Mitch Taylor (Gabriel Jarret) is a teenager with a bright engineering future. Fast-tracked to college to help further his skills, Mitch feels out of place and deeply awkward when trying to work with his peers or make new friends. While his college roommate, Chris Knight (Val Kilmer), is brilliant, he seems to enjoy living life to the fullest with an extreme amount of partying and causing havoc among fellow peers.
While Mitch is trying to adjust and blend in at his new college, his well-respected teacher Professor Jerry Hathaway (William Atherton), is working on something secret. The military needs the professor’s help to get his students (including Mitch and Chris) to develop a military weapon- a powerful laser that can be used to fight future wars. It’s not long until Mitch and Chris discover what they’ve been working towards. Now they must work together to ruin the military’s plan and save the entire world before it’s too late.
Real Genius is best described as a comedy. Filled with gags that are wholly wacky and over the top, the film also has some sci-fi aspects and even a touch of teen romance mixed in. I found the scientific and sci-fi aspects of the film entertaining. This is also where the film becomes more creative, and we enjoy things such as seeing the college hallways being transformed into an ice ring so students can skate around.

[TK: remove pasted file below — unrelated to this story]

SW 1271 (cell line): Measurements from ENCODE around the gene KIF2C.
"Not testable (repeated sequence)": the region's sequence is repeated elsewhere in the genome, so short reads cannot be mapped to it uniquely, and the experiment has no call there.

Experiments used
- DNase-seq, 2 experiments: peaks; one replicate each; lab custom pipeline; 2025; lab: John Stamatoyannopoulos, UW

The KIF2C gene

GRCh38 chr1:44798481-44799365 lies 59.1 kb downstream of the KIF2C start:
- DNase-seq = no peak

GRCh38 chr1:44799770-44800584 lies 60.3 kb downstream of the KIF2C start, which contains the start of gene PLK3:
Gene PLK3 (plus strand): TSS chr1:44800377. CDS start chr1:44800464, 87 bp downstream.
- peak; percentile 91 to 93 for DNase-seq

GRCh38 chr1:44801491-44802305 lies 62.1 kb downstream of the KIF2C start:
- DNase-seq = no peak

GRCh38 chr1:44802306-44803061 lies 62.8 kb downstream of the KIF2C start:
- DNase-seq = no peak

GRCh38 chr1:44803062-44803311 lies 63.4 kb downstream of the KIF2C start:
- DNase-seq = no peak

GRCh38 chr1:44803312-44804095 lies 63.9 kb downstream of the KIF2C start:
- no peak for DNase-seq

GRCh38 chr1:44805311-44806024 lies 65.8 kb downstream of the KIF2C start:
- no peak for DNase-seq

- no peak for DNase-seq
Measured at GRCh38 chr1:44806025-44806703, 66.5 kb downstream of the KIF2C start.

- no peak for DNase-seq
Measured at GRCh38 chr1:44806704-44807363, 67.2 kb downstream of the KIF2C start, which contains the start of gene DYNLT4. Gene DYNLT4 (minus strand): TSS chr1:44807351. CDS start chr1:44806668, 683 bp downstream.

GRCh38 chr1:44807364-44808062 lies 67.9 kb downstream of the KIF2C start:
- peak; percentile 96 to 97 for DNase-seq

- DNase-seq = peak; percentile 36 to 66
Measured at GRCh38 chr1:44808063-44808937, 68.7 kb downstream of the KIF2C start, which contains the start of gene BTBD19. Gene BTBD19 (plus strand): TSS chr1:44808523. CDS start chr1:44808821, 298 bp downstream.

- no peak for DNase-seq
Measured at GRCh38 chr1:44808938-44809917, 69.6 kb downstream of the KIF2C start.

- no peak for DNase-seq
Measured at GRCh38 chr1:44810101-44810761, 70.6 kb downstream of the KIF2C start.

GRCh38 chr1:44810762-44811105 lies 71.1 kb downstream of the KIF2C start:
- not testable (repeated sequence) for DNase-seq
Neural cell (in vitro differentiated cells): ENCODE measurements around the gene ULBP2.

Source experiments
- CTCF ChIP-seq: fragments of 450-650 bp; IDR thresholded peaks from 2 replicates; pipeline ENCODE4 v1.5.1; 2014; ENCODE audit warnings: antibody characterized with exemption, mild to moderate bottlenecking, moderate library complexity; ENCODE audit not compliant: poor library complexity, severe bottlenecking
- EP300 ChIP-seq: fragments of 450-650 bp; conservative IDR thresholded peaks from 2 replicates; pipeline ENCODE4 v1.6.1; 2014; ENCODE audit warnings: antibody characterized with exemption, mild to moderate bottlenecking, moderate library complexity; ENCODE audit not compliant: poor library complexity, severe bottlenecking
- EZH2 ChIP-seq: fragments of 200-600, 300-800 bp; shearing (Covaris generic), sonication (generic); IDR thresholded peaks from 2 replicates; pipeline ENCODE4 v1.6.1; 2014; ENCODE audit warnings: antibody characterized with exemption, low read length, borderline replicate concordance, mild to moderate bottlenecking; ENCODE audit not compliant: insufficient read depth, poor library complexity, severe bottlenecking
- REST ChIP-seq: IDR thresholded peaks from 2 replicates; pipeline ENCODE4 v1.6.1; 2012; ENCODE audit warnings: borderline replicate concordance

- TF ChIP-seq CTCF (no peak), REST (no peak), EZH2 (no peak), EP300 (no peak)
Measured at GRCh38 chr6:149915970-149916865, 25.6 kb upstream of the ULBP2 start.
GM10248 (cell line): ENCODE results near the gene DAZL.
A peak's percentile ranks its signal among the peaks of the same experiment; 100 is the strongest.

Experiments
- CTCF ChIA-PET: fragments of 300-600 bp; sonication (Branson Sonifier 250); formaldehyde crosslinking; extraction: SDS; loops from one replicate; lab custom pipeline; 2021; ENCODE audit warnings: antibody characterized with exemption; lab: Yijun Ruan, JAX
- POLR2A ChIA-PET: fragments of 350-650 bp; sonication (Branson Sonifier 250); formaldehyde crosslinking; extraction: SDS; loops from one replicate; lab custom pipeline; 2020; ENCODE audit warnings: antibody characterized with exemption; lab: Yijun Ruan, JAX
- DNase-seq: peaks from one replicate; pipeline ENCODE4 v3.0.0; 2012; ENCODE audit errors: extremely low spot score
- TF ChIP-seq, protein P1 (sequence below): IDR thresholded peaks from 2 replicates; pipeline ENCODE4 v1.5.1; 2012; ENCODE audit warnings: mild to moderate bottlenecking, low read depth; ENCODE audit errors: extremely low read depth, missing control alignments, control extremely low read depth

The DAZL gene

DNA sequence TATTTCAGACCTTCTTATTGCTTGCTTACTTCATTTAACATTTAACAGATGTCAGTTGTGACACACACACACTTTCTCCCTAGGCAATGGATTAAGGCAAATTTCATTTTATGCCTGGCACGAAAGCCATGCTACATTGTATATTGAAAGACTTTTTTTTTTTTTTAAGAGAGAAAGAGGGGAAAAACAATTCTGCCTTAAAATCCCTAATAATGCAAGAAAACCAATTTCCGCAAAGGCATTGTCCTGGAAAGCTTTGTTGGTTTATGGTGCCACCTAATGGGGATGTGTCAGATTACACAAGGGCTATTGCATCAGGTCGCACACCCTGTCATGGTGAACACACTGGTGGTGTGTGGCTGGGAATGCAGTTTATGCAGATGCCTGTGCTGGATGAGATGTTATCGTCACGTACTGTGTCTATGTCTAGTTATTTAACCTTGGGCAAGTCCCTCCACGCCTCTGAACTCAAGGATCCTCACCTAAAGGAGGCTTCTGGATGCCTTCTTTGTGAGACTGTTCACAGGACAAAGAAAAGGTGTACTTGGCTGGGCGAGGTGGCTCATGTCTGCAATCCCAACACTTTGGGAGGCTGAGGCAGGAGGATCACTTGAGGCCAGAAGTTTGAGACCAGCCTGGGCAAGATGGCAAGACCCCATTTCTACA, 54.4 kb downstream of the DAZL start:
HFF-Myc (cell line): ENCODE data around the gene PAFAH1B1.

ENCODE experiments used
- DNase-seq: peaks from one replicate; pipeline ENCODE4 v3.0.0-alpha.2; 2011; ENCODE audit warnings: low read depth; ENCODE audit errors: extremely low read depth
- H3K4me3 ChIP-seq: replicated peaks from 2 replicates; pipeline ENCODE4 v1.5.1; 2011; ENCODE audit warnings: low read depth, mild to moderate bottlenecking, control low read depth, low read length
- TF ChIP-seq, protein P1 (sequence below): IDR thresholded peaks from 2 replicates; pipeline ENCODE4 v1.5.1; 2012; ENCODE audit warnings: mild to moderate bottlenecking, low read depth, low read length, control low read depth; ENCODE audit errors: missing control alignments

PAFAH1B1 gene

You might, however, be disappointed if you’re a fan of actor Val Kilmer. While the film’s marketing, such as the poster art, would lead you to believe that Val Kilmer is the lead actor, the reality is that he serves more as a second billing and provides comedic relief for the entire duration. While I usually enjoy the comedic skill of actor Val Kilmer, I’m saddened to say this kind of comedy didn’t work for me. For most of the duration, the jokes are either forced or trying too hard to obtain a laugh from the audience. I found Val Kilmer’s performance slightly annoying during key scenes as he continually delivers dim-witted one-liners or childish responses.
Overall, while I usually enjoy seeing Val Kilmer playing an over-the-top character in a wacky comedy, the gags and over-the-top sense of humour didn’t gel with me here. The jokes feel far too forced, and they are trying far too hard to obtain a laugh from their audiences. Moments between scenes also sometimes needed to flow better together. Still, I must confess that the third act brings the movie to a fun conclusion with some great sci-fi-related ideas and creative visuals, redeeming the film’s quality and level of entertainment.